One easily could say the home appears as beautiful as the day it was built, but Clayburgh will assure them it also has been a genuine family home.

"It's been an amazing house to live in and raise the kids in," she said. "Even though it's a historic home, we never wanted it to be a museum. It's our home. I wanted the kids and their friends to be comfortable here being kids and living a normal family life, not having me say, 'Hey, don't touch that.' And I do think we achieved that."

Modern-day normality was preserved along with the house—right down to its squeaky step.

Clayburgh said a carpenter noticed the noisy step the same day he had discovered a hidden leaded-glass window sandwiched between the siding and plywood in an upstairs bedroom. He offered to fix it.

"Don't you dare," Clayburgh told him. The singing step was her signal a teenager might be coming home past curfew. That was the practical purpose to leave it be. The second purpose was character.

The Wheeler House

Wayne and Judy Swisher would agree a squeaky step is part of an old home's personality. No matter how hard someone might try, it's hard to strip all of it away. Drafty windows could be replaced, but then they no longer would be 1885 windows. Some things are best left alone.

"A lot of people don't really care, but if you're a preservationist, you care about those things," Judy said.

The Swishers are only the third owners of the original home of pioneer North Dakota surgeon Dr. Henry M. Wheeler, who also served as Grand Forks' mayor from 1918 to 1920.

The home was built about 1885 and was put on the National Register of Historic Places shortly before the Swishers bought it in 1986.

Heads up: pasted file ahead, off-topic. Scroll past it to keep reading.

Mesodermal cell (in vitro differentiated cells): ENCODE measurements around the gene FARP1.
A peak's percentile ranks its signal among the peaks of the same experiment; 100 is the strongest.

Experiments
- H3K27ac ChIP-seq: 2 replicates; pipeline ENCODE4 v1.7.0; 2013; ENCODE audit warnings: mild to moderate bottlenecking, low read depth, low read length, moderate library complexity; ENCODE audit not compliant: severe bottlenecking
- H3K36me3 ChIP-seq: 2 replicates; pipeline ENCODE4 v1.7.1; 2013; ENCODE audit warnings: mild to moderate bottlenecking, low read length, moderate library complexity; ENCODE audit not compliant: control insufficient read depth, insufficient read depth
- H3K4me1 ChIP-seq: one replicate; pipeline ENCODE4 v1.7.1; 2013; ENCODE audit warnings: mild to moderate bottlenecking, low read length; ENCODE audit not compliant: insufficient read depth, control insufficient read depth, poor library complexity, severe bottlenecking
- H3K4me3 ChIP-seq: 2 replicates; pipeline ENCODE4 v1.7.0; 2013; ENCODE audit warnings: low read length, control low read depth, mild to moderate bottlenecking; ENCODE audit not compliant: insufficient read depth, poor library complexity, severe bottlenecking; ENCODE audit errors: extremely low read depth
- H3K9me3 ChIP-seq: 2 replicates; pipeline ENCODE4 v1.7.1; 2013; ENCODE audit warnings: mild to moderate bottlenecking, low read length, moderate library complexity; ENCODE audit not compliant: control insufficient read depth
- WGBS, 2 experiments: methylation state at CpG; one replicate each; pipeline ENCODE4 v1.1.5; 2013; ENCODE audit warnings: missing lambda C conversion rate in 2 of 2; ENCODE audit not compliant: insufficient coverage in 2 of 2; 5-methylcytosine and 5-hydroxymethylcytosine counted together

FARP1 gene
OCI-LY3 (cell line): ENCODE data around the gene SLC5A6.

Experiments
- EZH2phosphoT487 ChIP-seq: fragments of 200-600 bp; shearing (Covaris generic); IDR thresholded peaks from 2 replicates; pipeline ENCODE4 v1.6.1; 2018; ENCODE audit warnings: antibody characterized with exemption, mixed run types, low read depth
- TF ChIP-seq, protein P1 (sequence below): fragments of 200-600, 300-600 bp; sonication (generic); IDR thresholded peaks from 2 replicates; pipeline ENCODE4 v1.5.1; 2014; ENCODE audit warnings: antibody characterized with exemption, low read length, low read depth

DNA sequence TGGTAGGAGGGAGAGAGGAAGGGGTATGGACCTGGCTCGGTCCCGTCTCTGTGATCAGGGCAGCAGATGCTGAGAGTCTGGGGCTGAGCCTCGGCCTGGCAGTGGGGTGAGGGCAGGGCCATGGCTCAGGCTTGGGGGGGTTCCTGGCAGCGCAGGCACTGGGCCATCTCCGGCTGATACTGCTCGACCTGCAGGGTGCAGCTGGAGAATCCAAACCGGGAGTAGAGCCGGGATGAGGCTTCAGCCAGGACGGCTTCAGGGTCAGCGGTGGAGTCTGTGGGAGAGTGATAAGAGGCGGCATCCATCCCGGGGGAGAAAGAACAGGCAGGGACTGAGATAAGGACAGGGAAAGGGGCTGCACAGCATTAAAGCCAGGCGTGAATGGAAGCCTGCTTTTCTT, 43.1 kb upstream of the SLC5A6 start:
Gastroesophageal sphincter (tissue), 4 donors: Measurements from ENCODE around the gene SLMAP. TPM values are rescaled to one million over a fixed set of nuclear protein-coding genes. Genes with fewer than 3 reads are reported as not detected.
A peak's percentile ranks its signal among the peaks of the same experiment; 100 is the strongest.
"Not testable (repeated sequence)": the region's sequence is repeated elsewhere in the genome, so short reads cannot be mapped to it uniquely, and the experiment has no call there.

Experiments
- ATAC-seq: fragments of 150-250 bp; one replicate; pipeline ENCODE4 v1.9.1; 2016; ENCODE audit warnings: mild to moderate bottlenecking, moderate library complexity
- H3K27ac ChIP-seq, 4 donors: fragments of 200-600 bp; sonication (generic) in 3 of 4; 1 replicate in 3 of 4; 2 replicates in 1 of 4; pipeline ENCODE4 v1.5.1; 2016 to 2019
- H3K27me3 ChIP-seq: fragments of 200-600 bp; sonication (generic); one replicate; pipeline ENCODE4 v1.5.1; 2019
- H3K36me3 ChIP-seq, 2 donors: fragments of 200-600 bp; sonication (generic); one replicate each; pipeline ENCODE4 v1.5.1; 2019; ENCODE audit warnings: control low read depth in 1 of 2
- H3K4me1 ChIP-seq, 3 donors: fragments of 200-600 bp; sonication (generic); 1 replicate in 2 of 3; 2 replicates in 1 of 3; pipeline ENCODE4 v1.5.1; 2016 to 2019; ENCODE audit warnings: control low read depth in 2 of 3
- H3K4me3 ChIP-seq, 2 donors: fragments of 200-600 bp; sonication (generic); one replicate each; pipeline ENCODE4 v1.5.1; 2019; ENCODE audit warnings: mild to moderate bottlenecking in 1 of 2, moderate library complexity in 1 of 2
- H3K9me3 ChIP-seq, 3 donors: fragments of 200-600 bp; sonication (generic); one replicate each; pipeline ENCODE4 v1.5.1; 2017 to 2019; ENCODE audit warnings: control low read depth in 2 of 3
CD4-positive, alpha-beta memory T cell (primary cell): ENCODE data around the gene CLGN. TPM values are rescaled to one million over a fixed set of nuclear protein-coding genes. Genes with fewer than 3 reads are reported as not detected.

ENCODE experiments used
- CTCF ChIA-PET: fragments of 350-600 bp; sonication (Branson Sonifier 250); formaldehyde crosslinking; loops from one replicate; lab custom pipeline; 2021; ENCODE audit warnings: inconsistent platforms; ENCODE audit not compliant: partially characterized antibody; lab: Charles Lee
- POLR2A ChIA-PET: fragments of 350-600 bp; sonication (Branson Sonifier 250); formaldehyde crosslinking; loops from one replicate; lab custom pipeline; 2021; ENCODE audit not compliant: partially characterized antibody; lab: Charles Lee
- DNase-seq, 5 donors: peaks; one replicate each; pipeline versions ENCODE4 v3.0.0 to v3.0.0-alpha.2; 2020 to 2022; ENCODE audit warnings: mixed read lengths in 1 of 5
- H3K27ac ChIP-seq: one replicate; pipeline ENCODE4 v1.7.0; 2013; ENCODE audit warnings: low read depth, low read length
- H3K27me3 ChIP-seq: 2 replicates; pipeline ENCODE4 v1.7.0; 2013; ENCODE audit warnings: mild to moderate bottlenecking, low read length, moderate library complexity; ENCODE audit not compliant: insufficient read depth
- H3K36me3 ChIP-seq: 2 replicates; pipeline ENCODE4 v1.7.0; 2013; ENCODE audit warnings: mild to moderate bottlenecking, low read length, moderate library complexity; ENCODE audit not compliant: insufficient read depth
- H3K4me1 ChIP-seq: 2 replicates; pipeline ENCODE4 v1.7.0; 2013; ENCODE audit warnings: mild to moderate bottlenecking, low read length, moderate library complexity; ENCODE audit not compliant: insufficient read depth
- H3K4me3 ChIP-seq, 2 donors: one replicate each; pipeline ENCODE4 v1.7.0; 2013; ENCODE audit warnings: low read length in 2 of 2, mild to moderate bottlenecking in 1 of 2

In its early years, the house underwent several renovations, including a two-story addition to the back of the home and a two-story, side-front porch addition. Shortly after World War II, when soldiers returned home and housing was in high demand, the home was converted into three apartments.

The Swishers, along with the owners before them, worked to restore the home to its original state.

And that's when the whispering walls finally got their attention. The Swishers said they always had wondered why the walls were so thick between the two parlors, but it wasn't until they raised the ceiling in what Judy calls the "preacher come to call parlor" that they noticed the double-wide pocket doors hiding in the wall cavity.

In retrospect, they laughed and said they should have known better. As avid fans of Bob Vila, they had seen the host reveal the same once on an episode of "This Old House."

The Swisher home is filled with other treasures, including French doors, stained-glass windows in the dining room and stairwell, deep crown molding, segmental arch windows and original electric fixtures and doorknobs.

The Swishers, Clayburghs and Flemmer all agree historic homes require some extra care, but the pleasure in preserving and being part of Grand Forks' history is well worth the work.

"I think it's important for any culture to understand its roots to be able to appreciate the contributions of the people who went before you," Judy said. "It gives you an appreciation for the struggles some of our forebears had to go through. You look at these old houses, and they were built before power tools. That's pretty amazing."